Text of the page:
is Historic Florissant, Inc.?
is a not-for-profit corporation formed in 1969 to meet the
need for a local group with broad preservation interest
and capable of responding quickly to protect and preserve
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Florissant has a limited membership, operating under by-laws
which provide that it is not organized for profit and that
no dividends shall ever be shared by its members who are
responsible for establishing and implementing its policies
and programs. In the event of the dissolution of the corporation,
its assets must be given to a similar organization exempt
under Section 501(c)(3) of the Internal Revenue Code.
its membership is limited, Historic Florissant has always
considered anyone interested in its purposes and willing
to work to achieve its goals as one of its constituents.
of Historic Florissant, through their donations, contribute
to the financial needs of the organization and participate
in planned activities.
does Historic Florissant do?
has worked with the city of Florissant and the State Preservation
Office to study and survey the cultural resources of the
city. It maintains a Resource Center to house research documents
for the area and information on technical services relating
to preservation, restoration and recycling of buildings.
provides an opportunity for the community to better understand
its heritage through tours and special events and actively
participates in preservation activities on the local, state
and national level working to preserve landmarks, neighborhoods
and historic districts.
HFI operates a new and used book shop in the Gittemeier House at 1067
Dunn Road, Florissant, MO 63031.
addition to working with other organizations, HFI has undertaken
the restoration of a number of sites which include:
House (circa 1850) - 603 rue St. Denis. Now privately
Gauge Railroad Station (1878) - relocated to Tower Court
Narrow Gauge Railroad Station
House & Barn (1867) - 180 Dunn Rd., Occupied by
deli and craft shops.
House (1912) - 990 rue St. Francois, Restored and sold
to private owners.
Building (1878) - 298 rue St. Francois, Restored and
sold for commercial use.
Cabin in Tower Court Park - owned by the City of Florissant.
House (1860) - 1067 Dunn Road, office of Historic Florissant,
Inc., resource center and archive.
Log Cabin in Tower Court Park
of these buildings were endangered but have been preserved
through the efforts of Historic Florissant, Inc. Each is
now listed on the National Register of Historic Places or
on the Florissant Landmark Register. Historic Florissant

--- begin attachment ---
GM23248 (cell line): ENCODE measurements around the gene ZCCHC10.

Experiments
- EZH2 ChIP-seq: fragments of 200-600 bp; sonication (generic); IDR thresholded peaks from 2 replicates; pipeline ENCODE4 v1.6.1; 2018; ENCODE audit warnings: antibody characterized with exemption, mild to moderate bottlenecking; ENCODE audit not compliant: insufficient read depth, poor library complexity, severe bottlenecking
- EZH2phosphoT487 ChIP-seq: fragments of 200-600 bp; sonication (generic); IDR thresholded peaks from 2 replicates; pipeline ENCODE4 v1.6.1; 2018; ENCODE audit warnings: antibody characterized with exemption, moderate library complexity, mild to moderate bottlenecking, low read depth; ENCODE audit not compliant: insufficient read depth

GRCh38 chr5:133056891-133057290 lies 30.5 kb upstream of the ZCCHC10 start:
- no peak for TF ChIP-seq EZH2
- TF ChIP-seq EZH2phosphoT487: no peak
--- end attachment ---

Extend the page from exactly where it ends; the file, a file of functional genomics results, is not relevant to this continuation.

Inc. is proud of its accomplishments which were made possible
by the support of the community and countless dedicated
volunteers. Their hours of service and financial assistance
represent a debt that can never be paid. Thier only reward
comes from knowing that they have made an important contribution
to their community.
Gittemeier House and Family
Gittemeier was born in Rebbeke, Westphalia, Germany in 1826.
He immigrated to the United States in 1850. Gertrude Gerling
was born in Prussia in April of 1833. She came to the United
States in 1857 and may have been a 'mail-order bride.' Franz
and Gertrude were married in Holy Trinity Church in St.
Louis on September 25, 1858.
hired out as a farm hand near Bridgeton, Missouri but soon
decided to go to the California gold fields. He worked in
the mines for seven years and returned to Florissant with
enough gold dust to buy fifty acres of farmland and build
the two story brick house where he and Gertrude raised ten
hard worker, Franz prospered and eventually owned 500 acres
of land. According to family legend, each of his ten children
received a farm and $10,000 on his death on September 7,
1891. Gertrude died on March 15, 1908.
descendants of Franz and Gertrude Gittemeier are many; they
have been leaders in the fields of business, religion and
politics--men and women who added strength and character
to the Florissant community.
1938, Mrs. Mae Pondrom, another prominent name in Florissant
history, purchased the property. Her descendents occupied
it until Shell Oil Company acquired it for commercial development in 1990.
The farmhouse was slated for destruction and the bulldozer
was at the front door. Because the community expressed its
desire to preserve the house, Shell asked Historic Florissant,
Inc. to assume the responsibility of restoring and maintaining
the house. The house and sufficient land to meet city requirements
were given to Historic Florissant with the provision that
the exterior restoration be completed within one year.
Philip Cotton, Jr. was selected to direct the restoration.
Albert Gettemeier, a great-grandson of Franz was the restoration
contractor (some of Franz's descendants changed the spelling).
Borrowing the money, Historic Florissant Inc. met their
deadline. The office, bookstore and Resource Center of
Historic Florissant Inc. are now located in the Gittemeier
House and the remaining space is leased in order to provide
funds to help maintain the house.
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